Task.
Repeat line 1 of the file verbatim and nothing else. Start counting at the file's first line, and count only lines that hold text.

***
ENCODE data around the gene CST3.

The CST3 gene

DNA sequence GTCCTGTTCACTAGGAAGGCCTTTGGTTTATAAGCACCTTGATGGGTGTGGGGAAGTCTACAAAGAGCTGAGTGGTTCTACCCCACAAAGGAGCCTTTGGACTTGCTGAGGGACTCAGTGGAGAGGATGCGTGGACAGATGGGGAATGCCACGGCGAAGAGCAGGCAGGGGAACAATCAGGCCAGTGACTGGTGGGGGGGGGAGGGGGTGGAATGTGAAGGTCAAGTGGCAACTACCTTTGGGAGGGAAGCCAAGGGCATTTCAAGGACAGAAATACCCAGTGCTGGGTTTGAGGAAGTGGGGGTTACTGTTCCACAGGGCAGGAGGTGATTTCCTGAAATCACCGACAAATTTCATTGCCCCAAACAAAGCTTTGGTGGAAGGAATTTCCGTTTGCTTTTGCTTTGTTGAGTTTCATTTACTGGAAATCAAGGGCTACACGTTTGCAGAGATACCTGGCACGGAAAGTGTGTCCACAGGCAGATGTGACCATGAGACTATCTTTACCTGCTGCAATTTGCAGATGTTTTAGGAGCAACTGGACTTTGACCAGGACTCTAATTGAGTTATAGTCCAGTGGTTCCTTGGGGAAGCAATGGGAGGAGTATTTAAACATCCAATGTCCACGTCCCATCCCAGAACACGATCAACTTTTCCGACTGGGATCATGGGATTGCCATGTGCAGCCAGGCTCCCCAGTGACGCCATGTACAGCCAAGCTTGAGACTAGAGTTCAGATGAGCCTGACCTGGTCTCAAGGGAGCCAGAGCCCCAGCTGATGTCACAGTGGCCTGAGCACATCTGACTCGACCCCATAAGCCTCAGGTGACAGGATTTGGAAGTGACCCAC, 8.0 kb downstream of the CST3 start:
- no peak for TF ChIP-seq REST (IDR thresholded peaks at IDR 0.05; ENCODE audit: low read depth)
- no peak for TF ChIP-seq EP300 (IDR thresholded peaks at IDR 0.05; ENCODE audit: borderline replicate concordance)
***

ENCODE data around the gene CST3.